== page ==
Thursday 13 July 2017

Script to remove bad characters from a set of files

The need for this script was prompted by a series of files being uploaded to Sharepoint which had special characters within their filenames such as an astrix or tilde.

Although there are many ways to achieve this I chose for a simplistic approach using cp and sed.

We can use the sed substitute function to replace any bad characters - we have the following directory we wish to 'cleanse':

ls /tmp/test

drwxrwxr-x.  2 limited limited  120 Jul 13 13:45 .
drwxrwxrwt. 40 root    root    1280 Jul 13 13:43 ..
-rw-rw-r--.  1 limited limited    0 Jul 13 13:45 'fran^k.txt'
-rw-rw-r--.  1 limited limited    0 Jul 13 13:44 @note.txt
-rw-rw-r--.  1 limited limited    0 Jul 13 13:44 'rubbi'\''sh.txt'
-rw-rw-r--.  1 limited limited    0 Jul 13 13:43 'test`.txt'

We can run a quick test to see what the results would look like just piping the result out to stdout:

cd /tmp/test
for file in $FileList; 
    do (echo $file | sed s/[\'\`^@]/_/g ); 

Note: The 'g' option instructs sed to substitute all matches on each line.

Or an even better approach (adapted from here):

cd /tmp/test
for file in $FileList; 
    do (echo $file | sed s/[^a-zA-Z0-9._-]/_/g );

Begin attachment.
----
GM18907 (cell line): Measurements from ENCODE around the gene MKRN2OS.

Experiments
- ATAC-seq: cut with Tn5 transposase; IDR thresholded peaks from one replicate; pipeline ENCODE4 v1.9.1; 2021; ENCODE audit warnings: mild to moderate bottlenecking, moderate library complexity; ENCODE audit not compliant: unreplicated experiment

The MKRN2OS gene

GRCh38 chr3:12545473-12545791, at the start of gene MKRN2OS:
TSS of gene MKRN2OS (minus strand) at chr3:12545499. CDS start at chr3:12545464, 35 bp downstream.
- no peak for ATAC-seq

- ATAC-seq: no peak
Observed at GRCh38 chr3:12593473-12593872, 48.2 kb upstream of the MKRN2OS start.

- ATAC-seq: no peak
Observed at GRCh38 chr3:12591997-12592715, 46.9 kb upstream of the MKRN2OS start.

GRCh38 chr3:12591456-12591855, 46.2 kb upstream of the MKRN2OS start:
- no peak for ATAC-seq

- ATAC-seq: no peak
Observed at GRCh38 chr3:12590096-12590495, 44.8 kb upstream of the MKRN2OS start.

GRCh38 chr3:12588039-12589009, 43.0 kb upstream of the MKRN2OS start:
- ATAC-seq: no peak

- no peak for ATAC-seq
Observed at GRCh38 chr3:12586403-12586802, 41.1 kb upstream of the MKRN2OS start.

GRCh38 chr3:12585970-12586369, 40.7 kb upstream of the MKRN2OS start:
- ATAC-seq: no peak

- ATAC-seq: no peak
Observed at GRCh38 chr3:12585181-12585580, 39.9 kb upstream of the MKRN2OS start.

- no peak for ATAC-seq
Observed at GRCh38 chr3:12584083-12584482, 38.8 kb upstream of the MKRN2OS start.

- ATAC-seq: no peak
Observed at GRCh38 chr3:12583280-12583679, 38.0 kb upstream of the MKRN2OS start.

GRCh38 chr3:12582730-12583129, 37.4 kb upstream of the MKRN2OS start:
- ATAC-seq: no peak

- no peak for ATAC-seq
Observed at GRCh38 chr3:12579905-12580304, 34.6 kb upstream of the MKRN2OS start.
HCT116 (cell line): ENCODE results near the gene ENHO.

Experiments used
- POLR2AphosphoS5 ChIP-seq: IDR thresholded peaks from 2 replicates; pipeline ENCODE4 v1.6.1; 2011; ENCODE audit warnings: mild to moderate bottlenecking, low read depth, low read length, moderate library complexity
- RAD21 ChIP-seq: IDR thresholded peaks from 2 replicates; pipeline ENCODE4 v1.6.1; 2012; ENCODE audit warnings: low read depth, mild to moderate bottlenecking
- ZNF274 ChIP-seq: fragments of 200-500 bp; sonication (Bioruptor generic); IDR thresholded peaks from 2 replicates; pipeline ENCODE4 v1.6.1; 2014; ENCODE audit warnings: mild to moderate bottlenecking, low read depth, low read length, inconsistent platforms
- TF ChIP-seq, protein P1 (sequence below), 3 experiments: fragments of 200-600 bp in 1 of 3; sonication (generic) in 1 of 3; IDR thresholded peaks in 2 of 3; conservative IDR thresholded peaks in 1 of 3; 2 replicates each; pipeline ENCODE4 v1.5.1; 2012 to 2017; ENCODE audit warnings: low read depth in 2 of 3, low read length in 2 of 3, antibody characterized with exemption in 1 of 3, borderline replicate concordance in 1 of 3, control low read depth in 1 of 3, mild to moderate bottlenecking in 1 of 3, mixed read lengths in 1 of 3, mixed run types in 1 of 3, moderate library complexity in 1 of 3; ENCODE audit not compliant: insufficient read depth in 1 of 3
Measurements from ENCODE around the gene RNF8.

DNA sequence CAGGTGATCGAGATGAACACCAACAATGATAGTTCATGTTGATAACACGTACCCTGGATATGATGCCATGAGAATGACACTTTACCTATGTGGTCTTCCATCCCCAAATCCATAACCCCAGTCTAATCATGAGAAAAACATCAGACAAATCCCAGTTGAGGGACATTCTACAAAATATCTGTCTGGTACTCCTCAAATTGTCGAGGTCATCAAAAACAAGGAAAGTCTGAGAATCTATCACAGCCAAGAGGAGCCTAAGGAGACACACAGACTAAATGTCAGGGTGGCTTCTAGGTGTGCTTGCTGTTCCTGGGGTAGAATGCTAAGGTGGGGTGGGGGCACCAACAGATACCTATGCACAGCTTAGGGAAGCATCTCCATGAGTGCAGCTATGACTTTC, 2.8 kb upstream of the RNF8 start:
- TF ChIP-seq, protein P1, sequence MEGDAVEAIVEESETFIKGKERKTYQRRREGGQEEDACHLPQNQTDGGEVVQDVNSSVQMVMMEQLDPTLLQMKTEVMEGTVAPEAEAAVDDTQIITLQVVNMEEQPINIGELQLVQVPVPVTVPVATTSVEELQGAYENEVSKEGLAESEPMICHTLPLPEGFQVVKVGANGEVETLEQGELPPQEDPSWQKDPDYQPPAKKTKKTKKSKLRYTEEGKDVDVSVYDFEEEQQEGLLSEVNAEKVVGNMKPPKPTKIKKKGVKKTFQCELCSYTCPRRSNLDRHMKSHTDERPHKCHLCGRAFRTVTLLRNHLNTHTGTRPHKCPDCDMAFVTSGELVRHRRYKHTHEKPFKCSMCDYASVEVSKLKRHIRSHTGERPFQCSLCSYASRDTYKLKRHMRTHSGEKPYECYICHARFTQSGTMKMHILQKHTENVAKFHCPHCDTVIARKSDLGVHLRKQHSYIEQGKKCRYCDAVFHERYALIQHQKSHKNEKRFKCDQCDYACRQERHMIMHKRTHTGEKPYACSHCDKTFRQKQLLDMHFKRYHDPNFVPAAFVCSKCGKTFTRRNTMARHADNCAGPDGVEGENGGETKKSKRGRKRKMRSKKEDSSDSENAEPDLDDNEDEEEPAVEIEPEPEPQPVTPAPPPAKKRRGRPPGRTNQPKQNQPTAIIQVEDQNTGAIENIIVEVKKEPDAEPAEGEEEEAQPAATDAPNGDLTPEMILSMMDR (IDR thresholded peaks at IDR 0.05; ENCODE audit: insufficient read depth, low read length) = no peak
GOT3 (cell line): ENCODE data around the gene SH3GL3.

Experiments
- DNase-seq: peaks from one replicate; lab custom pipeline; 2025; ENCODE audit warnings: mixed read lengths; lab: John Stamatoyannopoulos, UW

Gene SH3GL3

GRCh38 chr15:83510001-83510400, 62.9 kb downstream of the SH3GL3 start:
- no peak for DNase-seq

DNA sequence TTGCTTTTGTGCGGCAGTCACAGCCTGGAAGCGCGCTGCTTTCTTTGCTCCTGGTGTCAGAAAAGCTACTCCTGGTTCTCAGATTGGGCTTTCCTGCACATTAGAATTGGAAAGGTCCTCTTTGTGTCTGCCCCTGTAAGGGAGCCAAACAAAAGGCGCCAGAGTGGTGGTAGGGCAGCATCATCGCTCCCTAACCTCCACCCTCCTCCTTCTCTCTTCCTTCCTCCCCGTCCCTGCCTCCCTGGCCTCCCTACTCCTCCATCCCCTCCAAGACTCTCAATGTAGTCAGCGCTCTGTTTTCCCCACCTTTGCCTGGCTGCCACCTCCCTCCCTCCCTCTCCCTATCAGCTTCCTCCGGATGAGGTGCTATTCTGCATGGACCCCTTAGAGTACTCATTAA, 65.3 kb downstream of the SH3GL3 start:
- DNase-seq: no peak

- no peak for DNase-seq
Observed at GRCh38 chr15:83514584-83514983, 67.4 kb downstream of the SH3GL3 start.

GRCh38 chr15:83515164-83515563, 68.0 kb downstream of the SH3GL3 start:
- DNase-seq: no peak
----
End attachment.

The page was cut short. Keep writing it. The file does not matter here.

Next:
The addition of the caret (^) usually means match at the beginning of the line in a normal regex - however in the context where the brace ([ ]) operators are used in inverse the operation - so anything that does not match the specified is replaced with the underscore character.   

If we are happy with the results we can get cp to copy the files into our 'sanitised directory':

cd /tmp/test
for file in $FileList; 
    do cp $file $OutputDirectory$(printf $file | sed s/[^a-zA-Z0-9._-]/_/g); 

There are some limitations to this however - for example the above script will not work with sub directories properly - so in order to cater for this we need to make a few changes:


if [ $# -eq 0 ]
    echo "Usage: <source-directory> <output-directory>"

FileList=`find $1 | tail -n +2` # we need to exclude the first line (as it's a directory path)
for file in $FileList
    do BASENAME=$(basename $file)
    BASEPATH=$(dirname $file)
    SANITISEDFNAME=`echo $BASENAME | sed s/[^a-zA-Z0-9._-]/_/g`
    # cp won't create the directory structure for us - so we need to do it ourself
    mkdir -p $OutputDirectory/$BASEPATH
    echo "Writing file: $OutputDirectory$BASEPATH/$SANITISEDFNAME"
    cp -R $file $OutputDirectory$BASEPATH/$SANITISEDFNAME

Note: Simple bash variables will not list all files recursively - so instead we can use the 'find' command to do this for us.

chmod 700

and execute with:

./ /tmp/test /tmp/output


Post a Comment